A look at car break-in data in Columbia, the Midlands after 100-plus cars damaged in one night

Published: Sep. 27, 2023 at 7:45 PM EDT
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COLUMBIA, S.C. (WIS) - A recent overnight crime spree is putting a spotlight on a persistent problem in the Midlands: car break-ins.

According to the Columbia Police Department, more than 100 cars were broken into at three separate apartment complexes overnight Thursday.

During the rash of break-ins, more than 70 cars were broken into at the Broad River Trace Apartments near Riverbanks Zoo.

15 miles away, officers responded to more break-ins at the 500 Forest Apartments and 42 Magnolia Apartments on Forest Drive.

No arrests have been made as of Thursday, but a Columbia Police spokesperson said that investigators with the Property Crimes Unit are working on leads.

WIS obtained incident reports from the thefts, which show that a woman was walking her dog at around 5:20 A.M. at Broad River Trace when she noticed a large hammer-like tool among all the broken glass and called the police.

Latrice Bond, whose car was broken into, is urging vigilance.

“Always be aware of your surroundings,” she said. “This was in the early A.M. time and you know, you never know what’s around the corner, especially the place is well-lit but you never know.”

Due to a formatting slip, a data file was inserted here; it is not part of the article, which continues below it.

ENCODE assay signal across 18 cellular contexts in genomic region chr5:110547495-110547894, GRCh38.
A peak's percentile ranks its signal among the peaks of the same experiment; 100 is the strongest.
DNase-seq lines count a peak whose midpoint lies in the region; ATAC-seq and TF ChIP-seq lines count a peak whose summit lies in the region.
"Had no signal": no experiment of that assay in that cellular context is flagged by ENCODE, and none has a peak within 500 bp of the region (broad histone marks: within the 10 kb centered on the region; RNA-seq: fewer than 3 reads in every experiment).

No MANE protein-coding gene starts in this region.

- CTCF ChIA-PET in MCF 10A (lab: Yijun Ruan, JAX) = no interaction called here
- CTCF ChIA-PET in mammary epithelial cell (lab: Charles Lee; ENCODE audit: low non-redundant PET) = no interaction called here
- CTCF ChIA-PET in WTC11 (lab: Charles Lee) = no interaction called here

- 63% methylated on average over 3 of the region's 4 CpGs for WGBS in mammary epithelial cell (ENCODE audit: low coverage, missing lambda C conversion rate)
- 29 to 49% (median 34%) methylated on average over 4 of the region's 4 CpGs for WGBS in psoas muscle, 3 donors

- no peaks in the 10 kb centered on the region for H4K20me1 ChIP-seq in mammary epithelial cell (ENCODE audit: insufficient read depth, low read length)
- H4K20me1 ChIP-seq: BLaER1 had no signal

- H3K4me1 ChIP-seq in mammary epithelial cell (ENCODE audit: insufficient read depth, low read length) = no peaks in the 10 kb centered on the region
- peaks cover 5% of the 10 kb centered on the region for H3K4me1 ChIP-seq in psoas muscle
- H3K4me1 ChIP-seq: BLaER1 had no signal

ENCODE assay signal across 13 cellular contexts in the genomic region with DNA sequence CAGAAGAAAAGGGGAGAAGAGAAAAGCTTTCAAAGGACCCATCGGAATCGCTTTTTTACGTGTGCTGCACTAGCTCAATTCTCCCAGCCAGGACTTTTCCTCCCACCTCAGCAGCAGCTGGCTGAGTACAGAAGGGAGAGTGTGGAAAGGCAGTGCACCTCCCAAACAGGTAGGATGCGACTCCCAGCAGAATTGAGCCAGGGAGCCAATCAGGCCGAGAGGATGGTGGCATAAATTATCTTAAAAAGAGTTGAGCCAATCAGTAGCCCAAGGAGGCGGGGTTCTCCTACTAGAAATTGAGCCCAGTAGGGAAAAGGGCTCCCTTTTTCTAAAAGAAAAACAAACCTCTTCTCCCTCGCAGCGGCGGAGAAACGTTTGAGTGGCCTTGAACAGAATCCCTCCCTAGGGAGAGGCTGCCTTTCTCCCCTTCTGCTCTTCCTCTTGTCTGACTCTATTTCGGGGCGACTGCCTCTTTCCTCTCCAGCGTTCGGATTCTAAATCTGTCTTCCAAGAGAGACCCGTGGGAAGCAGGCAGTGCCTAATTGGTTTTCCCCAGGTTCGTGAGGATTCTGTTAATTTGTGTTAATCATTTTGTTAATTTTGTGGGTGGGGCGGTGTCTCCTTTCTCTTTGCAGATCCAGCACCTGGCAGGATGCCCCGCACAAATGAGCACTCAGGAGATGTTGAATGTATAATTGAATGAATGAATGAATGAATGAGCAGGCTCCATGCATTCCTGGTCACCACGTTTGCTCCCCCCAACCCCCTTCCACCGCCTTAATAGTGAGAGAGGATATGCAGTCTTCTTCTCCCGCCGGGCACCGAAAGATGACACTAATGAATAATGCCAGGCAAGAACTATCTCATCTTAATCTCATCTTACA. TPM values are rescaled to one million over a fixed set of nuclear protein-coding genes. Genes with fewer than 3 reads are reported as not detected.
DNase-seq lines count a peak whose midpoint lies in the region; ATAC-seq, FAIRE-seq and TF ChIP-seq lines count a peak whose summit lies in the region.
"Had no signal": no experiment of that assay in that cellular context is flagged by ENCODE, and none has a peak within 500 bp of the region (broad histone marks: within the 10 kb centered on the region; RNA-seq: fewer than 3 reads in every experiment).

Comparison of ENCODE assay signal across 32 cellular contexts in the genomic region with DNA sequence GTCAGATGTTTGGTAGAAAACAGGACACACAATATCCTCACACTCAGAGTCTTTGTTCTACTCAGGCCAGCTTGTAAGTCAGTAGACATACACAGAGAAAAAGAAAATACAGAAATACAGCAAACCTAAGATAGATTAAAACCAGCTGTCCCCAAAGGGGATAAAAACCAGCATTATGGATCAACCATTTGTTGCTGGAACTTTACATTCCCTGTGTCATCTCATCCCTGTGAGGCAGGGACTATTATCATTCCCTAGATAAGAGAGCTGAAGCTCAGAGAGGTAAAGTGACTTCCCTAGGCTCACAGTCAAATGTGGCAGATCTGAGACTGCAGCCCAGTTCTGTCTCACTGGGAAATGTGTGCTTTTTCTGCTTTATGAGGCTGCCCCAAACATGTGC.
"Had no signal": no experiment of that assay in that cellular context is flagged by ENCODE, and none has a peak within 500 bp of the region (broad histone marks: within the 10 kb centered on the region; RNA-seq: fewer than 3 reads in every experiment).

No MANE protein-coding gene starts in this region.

Columbia Police data shows that the number of car break-ins so far in 2023 is down slightly compared to last year, but more than 1,200 cars have been broken into since Jan. 1.

From January 1-September 26, 2022, there were 1001 car break-in-related incidents within the city’s jurisdiction, and 1341 cars were damaged.

Through Wednesday, there have been 963 incidents this year, and 1296 cars damaged.

Lexington County Sheriff’s Department data shows that the number of thefts from motor vehicles has trended down in the last several years, with 954 in 2018, 871 in 2019, 856 in 2020, 770 in 2021, 778 in 2022, and 417 thus far in 2023.

The Richland County Sheriff’s Department has investigated 1,418 incidents of theft from motor vehicles in the last calendar year.

Lexington Police have investigated 90 such incidents during the same period.

In more than two dozen of those cases, guns were stolen from cars, data show.

While Columbia Police said that no guns were taken in this latest string of car break-ins, a recent review of FBI data from the nonprofit Everytown for Gun Safety showed that South Carolina’s capital city had the third-highest rate of guns stolen from cars in the United States.

Law enforcement officials, including Columbia Police Chief W.H. “Skip” Holbrook, have urged citizens to lock up their guns, and not leave them in cars.

“Take heed to what law enforcement is telling you,” Joyce Bell, who lives in Columbia, said. “Lock up your belongings and try to be a more proactive citizen is what we need to be, more proactive. If you’re going to be carrying firearms, be responsible for it.”

Officers are still working to find out whether these thefts are connected.

Anyone with information about the break-ins is urged to contact CRIMESTOPPERS.

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